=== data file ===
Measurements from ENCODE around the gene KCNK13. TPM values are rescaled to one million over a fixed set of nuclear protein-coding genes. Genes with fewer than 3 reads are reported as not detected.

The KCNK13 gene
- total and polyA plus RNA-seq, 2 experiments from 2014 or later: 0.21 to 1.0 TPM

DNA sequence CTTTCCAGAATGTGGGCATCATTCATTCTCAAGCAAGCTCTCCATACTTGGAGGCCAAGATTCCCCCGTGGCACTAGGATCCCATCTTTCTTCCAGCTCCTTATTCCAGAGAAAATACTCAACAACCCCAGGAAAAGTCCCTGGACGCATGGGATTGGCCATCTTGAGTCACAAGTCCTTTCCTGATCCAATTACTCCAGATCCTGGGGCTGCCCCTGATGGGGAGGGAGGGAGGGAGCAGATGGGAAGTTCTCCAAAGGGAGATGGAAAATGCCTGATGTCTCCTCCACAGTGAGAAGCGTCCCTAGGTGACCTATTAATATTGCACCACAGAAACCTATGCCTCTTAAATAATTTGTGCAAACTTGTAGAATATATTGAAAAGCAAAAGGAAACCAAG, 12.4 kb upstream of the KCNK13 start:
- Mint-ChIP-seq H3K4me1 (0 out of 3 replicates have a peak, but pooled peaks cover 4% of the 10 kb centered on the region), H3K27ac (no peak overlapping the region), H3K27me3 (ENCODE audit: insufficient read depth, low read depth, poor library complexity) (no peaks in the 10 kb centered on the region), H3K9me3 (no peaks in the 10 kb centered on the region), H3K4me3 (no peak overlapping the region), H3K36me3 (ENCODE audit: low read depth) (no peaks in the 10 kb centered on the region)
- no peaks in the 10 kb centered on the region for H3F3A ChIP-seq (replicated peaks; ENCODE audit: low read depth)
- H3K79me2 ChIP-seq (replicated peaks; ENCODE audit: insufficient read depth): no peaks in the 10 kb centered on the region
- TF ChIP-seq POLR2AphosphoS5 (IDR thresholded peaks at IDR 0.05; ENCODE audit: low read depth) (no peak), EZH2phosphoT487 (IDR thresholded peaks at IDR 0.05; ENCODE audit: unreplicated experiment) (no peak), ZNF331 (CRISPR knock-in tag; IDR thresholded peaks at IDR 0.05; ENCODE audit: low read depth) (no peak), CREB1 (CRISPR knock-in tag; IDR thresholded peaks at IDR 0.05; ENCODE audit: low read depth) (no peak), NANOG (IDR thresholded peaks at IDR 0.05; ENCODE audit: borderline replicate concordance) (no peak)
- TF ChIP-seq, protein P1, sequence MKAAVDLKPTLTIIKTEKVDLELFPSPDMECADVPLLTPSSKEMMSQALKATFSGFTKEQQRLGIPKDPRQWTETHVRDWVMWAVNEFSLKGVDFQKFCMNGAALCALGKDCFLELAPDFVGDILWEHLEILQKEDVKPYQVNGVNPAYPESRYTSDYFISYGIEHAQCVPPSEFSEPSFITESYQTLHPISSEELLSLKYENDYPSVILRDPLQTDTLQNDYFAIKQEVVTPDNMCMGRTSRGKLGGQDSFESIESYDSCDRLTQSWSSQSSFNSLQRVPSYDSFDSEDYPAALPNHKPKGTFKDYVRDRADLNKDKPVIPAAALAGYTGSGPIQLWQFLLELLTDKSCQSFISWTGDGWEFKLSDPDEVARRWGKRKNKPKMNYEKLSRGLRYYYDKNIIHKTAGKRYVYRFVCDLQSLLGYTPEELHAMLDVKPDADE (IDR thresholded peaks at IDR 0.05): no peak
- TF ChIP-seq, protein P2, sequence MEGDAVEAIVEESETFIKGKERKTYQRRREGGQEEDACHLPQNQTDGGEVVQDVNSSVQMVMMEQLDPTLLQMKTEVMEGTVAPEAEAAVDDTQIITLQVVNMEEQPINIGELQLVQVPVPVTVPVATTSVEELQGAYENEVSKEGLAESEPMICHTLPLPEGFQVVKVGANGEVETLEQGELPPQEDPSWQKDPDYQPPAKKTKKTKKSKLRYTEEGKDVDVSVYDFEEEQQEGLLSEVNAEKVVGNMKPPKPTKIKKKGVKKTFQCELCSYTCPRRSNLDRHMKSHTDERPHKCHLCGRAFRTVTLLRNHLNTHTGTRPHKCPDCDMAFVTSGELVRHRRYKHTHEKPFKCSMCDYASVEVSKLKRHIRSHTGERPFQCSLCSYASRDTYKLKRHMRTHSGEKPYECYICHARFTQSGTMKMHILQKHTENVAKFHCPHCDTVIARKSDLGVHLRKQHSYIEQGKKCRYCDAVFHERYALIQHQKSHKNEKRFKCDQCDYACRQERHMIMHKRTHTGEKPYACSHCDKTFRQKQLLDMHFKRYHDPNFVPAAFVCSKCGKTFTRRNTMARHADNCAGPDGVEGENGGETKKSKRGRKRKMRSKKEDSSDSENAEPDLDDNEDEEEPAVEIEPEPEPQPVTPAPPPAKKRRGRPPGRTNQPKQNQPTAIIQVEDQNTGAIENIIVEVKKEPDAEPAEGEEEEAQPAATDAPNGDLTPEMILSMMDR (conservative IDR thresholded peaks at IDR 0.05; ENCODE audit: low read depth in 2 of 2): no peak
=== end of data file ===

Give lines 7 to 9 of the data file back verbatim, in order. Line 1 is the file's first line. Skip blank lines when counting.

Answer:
- H3K79me2 ChIP-seq (replicated peaks; ENCODE audit: insufficient read depth): no peaks in the 10 kb centered on the region
- TF ChIP-seq POLR2AphosphoS5 (IDR thresholded peaks at IDR 0.05; ENCODE audit: low read depth) (no peak), EZH2phosphoT487 (IDR thresholded peaks at IDR 0.05; ENCODE audit: unreplicated experiment) (no peak), ZNF331 (CRISPR knock-in tag; IDR thresholded peaks at IDR 0.05; ENCODE audit: low read depth) (no peak), CREB1 (CRISPR knock-in tag; IDR thresholded peaks at IDR 0.05; ENCODE audit: low read depth) (no peak), NANOG (IDR thresholded peaks at IDR 0.05; ENCODE audit: borderline replicate concordance) (no peak)
- TF ChIP-seq, protein P1, sequence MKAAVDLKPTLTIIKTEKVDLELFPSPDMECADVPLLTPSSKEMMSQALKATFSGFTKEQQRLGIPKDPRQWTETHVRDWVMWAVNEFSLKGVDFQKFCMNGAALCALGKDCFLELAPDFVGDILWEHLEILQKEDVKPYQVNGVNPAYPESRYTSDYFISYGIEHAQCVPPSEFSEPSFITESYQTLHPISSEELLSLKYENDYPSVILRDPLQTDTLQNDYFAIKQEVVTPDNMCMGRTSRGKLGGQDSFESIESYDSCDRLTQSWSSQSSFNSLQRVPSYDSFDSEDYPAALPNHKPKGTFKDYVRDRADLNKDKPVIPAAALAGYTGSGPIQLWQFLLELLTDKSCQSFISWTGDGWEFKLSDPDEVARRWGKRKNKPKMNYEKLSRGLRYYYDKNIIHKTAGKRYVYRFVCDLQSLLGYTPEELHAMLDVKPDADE (IDR thresholded peaks at IDR 0.05): no peak